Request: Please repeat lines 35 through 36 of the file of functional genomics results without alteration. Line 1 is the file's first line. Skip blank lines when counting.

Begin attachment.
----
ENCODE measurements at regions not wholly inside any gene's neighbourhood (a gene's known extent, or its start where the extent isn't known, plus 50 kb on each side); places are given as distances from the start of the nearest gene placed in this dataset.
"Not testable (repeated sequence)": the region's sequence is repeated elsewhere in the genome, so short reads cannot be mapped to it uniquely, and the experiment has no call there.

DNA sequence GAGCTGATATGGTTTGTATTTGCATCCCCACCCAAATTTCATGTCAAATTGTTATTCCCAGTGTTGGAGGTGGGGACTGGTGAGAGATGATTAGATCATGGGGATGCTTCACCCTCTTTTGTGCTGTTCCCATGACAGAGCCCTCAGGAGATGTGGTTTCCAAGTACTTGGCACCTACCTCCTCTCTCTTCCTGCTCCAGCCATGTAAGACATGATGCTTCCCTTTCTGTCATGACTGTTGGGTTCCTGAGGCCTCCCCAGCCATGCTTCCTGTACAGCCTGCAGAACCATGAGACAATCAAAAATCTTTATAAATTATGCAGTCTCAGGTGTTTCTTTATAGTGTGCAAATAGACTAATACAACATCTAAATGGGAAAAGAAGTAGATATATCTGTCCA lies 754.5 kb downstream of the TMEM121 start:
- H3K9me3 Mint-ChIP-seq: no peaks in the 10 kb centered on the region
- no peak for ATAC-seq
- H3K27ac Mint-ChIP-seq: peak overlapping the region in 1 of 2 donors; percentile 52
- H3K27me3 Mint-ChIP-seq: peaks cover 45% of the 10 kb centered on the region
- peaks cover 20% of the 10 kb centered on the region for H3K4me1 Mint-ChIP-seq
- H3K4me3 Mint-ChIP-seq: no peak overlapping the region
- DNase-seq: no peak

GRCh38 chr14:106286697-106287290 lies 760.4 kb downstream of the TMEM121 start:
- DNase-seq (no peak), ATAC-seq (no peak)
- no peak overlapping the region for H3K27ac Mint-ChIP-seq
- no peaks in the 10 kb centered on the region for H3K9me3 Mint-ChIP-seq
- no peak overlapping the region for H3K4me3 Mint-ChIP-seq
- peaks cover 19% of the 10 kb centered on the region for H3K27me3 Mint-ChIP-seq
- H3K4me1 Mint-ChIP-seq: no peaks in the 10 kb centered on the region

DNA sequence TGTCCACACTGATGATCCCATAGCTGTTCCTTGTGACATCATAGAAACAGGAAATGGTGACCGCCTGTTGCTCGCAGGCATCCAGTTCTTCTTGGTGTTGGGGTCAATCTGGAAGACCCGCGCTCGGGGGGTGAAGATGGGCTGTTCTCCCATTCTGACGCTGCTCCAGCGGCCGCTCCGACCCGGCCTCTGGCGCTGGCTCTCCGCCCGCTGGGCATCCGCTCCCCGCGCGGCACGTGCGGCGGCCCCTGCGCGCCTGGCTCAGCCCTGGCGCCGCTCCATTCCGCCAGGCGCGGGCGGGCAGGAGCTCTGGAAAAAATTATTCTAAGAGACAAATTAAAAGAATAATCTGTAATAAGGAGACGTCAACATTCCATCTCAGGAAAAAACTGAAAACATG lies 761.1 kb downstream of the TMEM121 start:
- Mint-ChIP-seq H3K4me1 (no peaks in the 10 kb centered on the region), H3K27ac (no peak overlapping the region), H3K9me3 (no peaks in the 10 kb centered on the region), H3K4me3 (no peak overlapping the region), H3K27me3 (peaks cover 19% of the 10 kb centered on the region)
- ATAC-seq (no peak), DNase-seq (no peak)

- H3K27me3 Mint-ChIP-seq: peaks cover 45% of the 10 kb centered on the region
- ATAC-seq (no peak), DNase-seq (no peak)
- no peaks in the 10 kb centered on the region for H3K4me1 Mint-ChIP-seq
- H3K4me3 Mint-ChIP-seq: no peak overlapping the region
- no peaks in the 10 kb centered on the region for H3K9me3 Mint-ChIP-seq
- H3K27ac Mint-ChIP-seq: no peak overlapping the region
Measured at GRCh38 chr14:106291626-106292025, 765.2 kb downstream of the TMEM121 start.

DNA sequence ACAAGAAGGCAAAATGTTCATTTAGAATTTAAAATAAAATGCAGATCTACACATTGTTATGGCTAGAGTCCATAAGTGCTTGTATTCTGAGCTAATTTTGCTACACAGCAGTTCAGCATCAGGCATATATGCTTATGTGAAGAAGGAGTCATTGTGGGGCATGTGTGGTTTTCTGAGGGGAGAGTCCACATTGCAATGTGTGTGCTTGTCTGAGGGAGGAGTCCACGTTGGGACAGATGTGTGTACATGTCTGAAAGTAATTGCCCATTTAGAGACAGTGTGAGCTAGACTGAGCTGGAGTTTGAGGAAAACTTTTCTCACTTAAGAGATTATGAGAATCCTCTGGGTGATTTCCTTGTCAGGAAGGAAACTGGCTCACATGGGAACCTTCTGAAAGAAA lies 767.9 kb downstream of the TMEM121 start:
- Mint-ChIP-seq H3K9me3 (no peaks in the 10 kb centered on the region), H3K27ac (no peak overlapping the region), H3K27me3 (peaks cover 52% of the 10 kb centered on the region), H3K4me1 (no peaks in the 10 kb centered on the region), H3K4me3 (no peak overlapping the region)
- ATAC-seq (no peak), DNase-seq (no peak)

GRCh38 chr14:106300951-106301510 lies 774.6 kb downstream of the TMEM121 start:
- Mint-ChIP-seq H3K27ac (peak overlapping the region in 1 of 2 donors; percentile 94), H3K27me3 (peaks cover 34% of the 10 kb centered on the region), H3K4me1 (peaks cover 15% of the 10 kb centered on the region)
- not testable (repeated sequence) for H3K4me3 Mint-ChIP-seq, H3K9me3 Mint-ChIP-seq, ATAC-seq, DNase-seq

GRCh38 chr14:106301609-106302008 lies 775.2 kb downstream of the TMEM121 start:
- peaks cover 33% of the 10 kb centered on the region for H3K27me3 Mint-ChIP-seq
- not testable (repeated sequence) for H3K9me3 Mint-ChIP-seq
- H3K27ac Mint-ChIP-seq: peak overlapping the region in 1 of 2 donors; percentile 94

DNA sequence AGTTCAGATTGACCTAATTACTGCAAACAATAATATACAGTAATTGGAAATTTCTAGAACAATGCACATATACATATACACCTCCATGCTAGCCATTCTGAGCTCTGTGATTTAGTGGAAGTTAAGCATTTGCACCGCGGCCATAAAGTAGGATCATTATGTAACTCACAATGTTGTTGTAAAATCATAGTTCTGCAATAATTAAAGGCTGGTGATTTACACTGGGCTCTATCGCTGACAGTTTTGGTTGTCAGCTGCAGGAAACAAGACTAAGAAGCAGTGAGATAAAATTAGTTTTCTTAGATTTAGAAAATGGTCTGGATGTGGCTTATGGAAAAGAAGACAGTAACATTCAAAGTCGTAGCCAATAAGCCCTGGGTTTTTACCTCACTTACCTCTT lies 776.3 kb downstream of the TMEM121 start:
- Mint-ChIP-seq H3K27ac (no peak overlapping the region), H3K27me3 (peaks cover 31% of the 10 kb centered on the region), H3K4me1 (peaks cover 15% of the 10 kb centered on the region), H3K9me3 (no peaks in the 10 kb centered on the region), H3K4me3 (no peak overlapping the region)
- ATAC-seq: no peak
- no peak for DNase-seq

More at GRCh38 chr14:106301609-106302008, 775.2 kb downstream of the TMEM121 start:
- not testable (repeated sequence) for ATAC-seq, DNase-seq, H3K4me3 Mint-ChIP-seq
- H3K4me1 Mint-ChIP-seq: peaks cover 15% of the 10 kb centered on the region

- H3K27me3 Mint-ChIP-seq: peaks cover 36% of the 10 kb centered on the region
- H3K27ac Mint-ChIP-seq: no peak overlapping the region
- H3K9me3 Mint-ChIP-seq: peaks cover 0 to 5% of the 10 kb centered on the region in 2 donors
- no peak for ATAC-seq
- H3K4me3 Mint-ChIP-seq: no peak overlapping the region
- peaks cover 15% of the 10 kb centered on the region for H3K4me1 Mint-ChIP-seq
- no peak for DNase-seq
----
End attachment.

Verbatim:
- peaks cover 33% of the 10 kb centered on the region for H3K27me3 Mint-ChIP-seq
- not testable (repeated sequence) for H3K9me3 Mint-ChIP-seq